No Title

2007br2674 jpg l

View the V&A API .json response

Acquired in 1871 (the spelunker thinks)

artist
Unknown
attributions_note
bibliography
collection_code
MET
credit
date_end
0200-12-31
date_start
0001-01-01
date_text
1st century-2nd century (made)
descriptive_line
Gold ring, possibly for a child, the hoop widening into the bezel which is engraved with a phallus, Roman, 1st or 2nd century
dimensions
Height: 1.1 cm, Width: 1.2 cm, Depth: 0.5 cm
edition_number
event_text
exhibition_history
gallery
Jewellery, room 91
historical_context_note
historical_significance
history_note
ex Waterton Collection Historical significance: In the Roman period, wearing phallic symbol jewelry was supposed to ward off the evil eye and bring good luck Source: http://en.wikipedia.org/
id
94816
label
last_checked
2014-08-30T01:53:09.000Z
last_processed
2014-08-30T01:53:09.000Z
latitude
location
Jewellery, room 91, case 1, shelf 5
longitude
marks
materials
gold
materials_techniques
Engraved gold
museum_number
464-1871
museum_number_token
4641871
object_number
O122234
object_type
Ring
on_display
1
original_currency
original_price
physical_description
Gold ring, possibly for a child, the hoop widening into the bezel which is engraved with a phallus
place
primary_image_id
2007BR2674
production_note
Roman
production_type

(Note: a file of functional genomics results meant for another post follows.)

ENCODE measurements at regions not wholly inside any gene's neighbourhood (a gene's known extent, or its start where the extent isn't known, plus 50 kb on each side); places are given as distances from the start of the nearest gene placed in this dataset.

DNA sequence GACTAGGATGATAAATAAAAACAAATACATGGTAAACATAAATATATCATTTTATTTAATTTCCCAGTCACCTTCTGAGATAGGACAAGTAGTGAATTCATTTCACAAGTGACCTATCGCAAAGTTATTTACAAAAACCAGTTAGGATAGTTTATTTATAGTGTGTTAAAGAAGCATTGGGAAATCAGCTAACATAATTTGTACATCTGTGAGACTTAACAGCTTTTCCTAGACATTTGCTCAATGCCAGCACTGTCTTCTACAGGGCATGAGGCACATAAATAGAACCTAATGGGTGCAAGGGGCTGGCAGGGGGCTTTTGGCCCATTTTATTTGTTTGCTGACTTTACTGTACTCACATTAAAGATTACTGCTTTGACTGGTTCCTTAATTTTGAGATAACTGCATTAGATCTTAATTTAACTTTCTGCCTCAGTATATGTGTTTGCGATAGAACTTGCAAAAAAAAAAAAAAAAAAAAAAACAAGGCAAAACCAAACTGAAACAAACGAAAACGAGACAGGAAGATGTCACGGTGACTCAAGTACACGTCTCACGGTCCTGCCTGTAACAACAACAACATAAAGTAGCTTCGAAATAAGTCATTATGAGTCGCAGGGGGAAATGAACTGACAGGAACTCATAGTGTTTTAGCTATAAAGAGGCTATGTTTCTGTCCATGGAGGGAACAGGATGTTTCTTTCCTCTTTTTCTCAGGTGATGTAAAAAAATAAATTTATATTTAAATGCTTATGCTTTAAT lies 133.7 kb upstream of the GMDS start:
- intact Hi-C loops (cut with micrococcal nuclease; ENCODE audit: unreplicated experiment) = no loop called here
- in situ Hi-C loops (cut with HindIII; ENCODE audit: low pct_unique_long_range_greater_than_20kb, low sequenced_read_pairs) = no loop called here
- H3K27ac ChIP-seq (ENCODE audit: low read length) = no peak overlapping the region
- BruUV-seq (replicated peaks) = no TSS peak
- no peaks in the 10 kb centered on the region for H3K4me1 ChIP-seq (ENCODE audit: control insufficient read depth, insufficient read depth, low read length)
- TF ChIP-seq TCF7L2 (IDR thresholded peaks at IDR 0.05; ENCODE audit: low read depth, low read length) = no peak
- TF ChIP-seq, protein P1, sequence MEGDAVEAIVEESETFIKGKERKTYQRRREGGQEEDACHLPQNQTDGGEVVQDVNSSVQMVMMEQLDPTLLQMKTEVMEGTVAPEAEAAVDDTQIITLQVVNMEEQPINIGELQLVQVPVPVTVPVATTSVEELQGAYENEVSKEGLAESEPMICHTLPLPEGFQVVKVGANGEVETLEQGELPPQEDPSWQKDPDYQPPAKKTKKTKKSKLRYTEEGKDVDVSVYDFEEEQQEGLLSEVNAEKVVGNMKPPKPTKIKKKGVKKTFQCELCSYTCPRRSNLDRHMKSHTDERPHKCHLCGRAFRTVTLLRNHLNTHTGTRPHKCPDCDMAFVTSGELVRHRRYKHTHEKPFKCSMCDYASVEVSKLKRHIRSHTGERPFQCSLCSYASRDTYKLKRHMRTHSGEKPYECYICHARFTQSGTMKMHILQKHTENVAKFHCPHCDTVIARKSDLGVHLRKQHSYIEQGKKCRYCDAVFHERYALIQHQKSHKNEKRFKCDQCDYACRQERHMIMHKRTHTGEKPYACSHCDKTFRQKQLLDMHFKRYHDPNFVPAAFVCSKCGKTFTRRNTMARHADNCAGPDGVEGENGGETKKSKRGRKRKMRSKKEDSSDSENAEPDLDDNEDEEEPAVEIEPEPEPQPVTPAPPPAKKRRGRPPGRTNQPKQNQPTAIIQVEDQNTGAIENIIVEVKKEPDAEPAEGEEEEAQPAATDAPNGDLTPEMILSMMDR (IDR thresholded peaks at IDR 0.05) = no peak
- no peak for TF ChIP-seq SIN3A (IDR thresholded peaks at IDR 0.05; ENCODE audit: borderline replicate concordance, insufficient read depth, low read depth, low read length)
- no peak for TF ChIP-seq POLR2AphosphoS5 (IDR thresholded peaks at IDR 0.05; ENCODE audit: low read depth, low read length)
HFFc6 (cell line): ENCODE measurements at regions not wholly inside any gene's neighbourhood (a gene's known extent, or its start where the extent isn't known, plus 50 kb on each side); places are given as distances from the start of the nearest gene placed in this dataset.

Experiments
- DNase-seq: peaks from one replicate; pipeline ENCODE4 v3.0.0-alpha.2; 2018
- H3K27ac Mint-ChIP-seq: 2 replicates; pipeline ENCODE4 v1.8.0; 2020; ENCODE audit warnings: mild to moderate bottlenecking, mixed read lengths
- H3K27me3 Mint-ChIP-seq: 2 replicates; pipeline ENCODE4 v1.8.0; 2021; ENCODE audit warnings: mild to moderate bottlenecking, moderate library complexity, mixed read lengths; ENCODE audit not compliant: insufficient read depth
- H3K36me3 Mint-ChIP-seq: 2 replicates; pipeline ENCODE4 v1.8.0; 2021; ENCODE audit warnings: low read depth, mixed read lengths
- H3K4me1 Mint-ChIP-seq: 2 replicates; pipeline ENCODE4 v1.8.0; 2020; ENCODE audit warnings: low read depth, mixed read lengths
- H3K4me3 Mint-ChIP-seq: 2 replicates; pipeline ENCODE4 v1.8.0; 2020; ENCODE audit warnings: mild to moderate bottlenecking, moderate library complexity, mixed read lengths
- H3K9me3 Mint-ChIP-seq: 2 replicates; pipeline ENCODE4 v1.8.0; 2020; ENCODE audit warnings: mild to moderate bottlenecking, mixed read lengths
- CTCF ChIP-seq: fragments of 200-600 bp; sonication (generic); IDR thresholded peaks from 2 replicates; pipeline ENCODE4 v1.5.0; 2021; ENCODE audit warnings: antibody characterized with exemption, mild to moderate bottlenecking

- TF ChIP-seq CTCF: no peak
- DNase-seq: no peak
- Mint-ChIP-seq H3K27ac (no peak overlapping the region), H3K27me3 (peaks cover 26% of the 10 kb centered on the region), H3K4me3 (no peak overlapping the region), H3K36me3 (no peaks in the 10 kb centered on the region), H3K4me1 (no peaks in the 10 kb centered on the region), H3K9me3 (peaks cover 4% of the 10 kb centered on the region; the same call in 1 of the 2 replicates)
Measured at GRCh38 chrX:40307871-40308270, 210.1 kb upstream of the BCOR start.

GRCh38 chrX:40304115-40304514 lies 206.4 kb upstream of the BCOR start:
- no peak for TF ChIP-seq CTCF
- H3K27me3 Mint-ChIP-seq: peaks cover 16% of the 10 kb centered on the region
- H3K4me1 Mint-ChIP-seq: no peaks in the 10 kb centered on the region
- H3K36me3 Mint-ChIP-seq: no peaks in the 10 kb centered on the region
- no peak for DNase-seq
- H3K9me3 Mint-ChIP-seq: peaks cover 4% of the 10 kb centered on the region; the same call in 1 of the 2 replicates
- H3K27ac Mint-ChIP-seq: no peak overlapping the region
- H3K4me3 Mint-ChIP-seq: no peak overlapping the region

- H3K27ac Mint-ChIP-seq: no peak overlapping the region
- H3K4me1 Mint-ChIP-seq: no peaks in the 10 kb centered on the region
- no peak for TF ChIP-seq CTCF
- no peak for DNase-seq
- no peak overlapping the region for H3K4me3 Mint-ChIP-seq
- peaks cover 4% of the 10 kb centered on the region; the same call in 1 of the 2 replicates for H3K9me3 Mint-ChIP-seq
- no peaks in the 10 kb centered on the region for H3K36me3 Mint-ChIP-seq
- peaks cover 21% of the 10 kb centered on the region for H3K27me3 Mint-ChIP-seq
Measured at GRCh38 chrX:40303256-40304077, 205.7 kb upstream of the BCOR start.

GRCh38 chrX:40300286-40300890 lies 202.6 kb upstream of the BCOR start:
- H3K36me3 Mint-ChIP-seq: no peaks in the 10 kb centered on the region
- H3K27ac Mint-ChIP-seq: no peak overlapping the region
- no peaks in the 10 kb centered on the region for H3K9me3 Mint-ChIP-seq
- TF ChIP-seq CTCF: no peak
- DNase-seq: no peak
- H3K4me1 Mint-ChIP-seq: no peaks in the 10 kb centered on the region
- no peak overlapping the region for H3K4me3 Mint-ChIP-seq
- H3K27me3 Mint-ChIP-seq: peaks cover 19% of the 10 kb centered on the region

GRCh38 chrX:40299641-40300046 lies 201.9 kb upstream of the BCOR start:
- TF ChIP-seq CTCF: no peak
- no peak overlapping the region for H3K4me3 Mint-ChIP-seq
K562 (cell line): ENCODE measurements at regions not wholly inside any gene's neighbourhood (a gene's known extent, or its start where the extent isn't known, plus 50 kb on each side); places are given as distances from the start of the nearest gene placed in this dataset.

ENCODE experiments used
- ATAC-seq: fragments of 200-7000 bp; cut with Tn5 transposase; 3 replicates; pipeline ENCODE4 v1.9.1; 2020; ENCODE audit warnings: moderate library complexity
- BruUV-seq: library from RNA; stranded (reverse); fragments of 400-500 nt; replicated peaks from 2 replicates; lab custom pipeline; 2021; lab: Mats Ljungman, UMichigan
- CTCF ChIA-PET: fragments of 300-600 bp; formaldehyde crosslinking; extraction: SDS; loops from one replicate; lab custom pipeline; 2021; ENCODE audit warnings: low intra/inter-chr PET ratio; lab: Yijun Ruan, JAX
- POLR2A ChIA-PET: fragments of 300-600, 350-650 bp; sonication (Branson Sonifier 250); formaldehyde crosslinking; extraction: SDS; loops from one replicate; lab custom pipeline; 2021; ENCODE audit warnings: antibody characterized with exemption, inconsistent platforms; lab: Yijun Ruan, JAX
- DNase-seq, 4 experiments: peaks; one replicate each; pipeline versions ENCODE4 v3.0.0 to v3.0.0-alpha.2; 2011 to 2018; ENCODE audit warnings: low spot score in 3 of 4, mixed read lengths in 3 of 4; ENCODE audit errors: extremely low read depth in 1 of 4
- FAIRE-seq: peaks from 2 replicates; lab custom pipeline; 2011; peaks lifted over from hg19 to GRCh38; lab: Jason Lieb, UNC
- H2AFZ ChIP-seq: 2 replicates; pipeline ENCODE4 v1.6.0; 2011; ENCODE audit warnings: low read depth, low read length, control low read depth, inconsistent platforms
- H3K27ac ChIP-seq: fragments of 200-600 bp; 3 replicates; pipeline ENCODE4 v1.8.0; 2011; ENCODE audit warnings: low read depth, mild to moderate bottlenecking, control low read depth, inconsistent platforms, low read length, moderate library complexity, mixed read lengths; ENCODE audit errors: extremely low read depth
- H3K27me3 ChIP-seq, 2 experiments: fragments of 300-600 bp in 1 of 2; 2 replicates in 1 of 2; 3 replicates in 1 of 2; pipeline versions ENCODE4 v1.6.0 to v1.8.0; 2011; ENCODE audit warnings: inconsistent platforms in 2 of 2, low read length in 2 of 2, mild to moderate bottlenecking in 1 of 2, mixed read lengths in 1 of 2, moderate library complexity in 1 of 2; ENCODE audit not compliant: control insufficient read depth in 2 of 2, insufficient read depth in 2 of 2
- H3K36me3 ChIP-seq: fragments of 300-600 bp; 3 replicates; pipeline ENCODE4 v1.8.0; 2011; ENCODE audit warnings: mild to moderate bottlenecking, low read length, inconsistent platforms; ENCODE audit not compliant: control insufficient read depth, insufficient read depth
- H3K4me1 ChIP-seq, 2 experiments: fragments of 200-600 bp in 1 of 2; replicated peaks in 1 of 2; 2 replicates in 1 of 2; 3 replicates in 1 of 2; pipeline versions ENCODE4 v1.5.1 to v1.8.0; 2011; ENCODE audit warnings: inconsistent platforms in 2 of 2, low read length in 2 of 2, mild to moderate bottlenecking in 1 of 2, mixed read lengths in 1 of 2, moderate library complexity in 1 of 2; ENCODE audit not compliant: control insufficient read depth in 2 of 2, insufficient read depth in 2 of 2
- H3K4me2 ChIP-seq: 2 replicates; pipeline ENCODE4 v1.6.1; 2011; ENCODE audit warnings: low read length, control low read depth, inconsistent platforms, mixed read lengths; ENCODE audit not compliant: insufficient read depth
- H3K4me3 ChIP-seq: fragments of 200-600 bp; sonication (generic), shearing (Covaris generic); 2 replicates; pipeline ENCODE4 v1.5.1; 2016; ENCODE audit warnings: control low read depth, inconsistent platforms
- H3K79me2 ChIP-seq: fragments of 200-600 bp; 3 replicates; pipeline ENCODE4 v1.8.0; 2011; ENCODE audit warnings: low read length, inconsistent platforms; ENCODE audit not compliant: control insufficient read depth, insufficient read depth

public_access_description
This small gold ring belonged probably to a child. On its bezel, it is engraved with a phallic ornament. Phallic amulets were common in the Roman world and were primarily a symbol of fertility. At a deeper level however, phallus was regarded as giving powerful protection against the evil eye and had therefore an apotropaic function. Children, who were fragile and particularly at risk of diseases and death, wore amuletic jewellery bearing this symbol. Phallic pendants and rings are commonly found in children's tombs. They almost certainly represent an attempt to aid the child not only in life during illness but also on the journey through death. As such, phallic amulets were also popular amongst soldiers and bronze or bone amulets have been found on Roman military sites. The Roman god Priapus was a phallic deity who was commonly found depicted on houses in Pompei, as well as at crossroads. His role was to protect the occupants of the house from evil and ensure fertility. His role was firmly established by the first century BC.
related_museum_numbers
rights
3
shape
site_code
VA
slug
ring-unknown
sys_updated
2013-08-17T00:00:00.000Z
techniques
title
updated
vanda_exhibition_history
year_end
200
year_start
1